“She had called to say good-bye, on leaving London; and my aunt was not at home. We had a long delightful talk together. She asked me so kindly to visit her in Scotland, and be introduced to Lord Northlake, that I accepted the invitation with a glad heart.
“When my aunt returned, I quite forgot that we were on bad terms. I gave her an enthusiastic account of all that had passed between her sister and myself. How do you think she met this little advance on my part? She positively refused to let me go to Scotland.
“As soon as I had in some degree got over my disappointment, I asked for her reasons. ‘I am your guardian,’ she said; ‘and I am acting in the exercise of my own discretion. I think it better you should stay with me.’ I made no further remark. My aunt’s cruelty made me think of my dead father’s kindness. It was as much as I could do to keep from crying.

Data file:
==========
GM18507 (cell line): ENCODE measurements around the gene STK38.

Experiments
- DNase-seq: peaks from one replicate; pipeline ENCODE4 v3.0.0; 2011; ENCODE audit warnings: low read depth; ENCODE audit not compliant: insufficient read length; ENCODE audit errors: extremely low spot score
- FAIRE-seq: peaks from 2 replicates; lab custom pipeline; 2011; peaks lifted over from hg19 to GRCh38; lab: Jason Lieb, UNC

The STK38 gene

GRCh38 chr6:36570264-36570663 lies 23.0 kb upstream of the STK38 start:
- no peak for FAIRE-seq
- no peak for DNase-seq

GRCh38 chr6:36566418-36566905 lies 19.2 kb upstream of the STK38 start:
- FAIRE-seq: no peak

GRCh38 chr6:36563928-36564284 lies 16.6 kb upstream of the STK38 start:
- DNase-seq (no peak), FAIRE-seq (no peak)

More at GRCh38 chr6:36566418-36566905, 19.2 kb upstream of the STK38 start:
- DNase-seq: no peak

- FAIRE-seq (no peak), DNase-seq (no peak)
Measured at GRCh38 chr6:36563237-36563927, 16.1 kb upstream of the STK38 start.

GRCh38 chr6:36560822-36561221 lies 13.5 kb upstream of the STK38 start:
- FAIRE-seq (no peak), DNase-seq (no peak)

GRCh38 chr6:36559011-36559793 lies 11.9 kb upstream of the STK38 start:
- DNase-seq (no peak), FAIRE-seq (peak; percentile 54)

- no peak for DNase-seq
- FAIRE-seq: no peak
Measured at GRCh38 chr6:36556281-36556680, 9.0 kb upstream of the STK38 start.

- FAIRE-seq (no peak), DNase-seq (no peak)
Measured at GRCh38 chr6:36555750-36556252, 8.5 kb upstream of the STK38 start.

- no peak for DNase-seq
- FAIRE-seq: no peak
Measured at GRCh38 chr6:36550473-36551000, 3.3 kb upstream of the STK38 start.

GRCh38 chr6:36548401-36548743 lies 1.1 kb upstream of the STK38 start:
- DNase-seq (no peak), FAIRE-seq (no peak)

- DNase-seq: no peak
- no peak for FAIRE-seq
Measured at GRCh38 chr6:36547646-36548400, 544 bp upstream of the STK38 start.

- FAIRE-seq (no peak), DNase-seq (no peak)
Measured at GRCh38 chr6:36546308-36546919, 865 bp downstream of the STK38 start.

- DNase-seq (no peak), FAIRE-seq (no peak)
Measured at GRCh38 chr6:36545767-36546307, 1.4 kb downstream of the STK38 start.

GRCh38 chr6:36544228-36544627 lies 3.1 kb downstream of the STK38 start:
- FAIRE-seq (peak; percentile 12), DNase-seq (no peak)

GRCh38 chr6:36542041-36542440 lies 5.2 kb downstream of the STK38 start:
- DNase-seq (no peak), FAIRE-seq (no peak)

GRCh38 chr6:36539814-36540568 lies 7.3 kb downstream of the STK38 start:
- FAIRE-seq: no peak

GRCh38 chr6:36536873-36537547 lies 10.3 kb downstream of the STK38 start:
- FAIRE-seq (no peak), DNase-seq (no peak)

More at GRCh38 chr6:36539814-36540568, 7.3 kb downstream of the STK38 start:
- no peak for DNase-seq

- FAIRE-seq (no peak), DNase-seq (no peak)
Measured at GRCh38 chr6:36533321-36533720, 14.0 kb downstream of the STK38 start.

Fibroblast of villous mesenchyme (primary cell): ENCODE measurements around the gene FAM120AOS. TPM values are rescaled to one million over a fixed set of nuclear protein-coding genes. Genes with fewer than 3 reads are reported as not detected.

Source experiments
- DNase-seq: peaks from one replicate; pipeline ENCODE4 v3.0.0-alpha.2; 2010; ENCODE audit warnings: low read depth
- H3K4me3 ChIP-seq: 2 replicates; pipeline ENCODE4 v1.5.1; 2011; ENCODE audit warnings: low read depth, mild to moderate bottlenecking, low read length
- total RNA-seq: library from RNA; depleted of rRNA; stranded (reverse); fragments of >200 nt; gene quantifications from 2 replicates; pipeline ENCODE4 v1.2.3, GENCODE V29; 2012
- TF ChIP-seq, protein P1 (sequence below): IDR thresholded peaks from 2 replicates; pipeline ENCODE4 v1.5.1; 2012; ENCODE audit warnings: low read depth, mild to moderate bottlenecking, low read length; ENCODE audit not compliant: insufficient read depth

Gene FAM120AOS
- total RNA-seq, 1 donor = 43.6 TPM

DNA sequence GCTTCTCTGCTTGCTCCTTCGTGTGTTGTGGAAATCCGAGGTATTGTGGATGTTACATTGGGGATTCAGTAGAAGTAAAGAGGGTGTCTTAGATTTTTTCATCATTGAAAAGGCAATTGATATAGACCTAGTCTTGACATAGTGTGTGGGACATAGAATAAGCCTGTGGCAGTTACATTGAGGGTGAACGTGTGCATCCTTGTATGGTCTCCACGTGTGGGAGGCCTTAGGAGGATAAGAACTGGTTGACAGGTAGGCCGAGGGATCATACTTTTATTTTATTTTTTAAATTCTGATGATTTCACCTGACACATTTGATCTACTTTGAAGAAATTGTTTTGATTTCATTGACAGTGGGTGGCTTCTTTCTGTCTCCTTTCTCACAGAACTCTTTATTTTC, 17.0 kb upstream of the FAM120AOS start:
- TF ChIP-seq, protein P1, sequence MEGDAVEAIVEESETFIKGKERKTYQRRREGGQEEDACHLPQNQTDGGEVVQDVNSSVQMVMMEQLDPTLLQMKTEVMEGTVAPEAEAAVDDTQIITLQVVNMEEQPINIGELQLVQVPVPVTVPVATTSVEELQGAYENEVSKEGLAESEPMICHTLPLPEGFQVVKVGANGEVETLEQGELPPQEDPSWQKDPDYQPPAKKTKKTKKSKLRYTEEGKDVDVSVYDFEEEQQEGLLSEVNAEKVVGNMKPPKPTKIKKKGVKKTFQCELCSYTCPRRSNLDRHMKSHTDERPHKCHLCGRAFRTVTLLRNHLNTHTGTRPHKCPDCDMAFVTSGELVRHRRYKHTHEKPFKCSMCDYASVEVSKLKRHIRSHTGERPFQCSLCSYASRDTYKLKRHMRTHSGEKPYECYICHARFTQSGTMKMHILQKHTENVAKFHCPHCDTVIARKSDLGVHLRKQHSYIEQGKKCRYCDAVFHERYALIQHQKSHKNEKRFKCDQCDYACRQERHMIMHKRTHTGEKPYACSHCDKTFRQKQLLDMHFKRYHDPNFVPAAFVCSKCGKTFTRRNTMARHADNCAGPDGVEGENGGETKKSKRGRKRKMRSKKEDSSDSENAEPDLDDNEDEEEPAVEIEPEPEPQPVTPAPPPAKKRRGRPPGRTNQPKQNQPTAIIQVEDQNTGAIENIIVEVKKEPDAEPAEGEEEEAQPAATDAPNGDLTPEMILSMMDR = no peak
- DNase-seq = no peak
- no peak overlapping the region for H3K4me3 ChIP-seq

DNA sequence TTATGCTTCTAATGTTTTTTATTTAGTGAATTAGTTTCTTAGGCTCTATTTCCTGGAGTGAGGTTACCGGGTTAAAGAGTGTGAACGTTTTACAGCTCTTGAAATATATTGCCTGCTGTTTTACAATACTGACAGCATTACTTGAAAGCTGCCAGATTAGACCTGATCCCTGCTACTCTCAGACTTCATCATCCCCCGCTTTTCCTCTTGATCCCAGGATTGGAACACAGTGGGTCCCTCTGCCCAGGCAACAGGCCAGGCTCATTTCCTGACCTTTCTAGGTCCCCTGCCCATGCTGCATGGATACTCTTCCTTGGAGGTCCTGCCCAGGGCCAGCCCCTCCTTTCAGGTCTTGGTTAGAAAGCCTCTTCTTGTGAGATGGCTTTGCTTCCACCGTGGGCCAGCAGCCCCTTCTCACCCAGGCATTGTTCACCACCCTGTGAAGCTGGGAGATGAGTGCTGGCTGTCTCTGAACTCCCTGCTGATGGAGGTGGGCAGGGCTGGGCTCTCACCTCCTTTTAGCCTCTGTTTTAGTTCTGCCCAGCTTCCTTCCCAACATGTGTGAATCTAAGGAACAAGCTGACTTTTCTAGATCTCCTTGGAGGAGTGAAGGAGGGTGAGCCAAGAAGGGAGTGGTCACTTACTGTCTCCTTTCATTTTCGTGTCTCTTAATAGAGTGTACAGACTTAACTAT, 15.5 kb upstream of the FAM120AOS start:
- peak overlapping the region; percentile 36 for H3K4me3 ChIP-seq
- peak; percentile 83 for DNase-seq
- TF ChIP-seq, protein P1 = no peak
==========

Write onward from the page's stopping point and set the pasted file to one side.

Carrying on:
“Thinking over it afterwards, I supposed (as this is the season when everybody leaves town) that she had arranged to take me into the country with her. Mr. Gallilee, who is always good to me, thought so too, and promised me some sailing at the sea-side. To the astonishment of everybody, she has not shown any intention of going away from London! Even the servants ask what it means.
“This is a letter of complaints. Am I adding to your anxieties instead of relieving them? My kind old nurse, there is no need to be anxious. At the worst of my little troubles, I have only to think of Ovid — and his mother’s ice melts away from me directly; I feel brave enough to endure anything.
“Take my heart’s best love, dear — no, next best love, after Ovid! — and give some of it to your poor suffering husband. May I ask one little favour? The English gentleman who has taken our old house at Rome, will not object to give you a few flowers out of what was once my garden. Send them to me in your next letter.”
Last updated Monday, December 22, 2014 at 10:49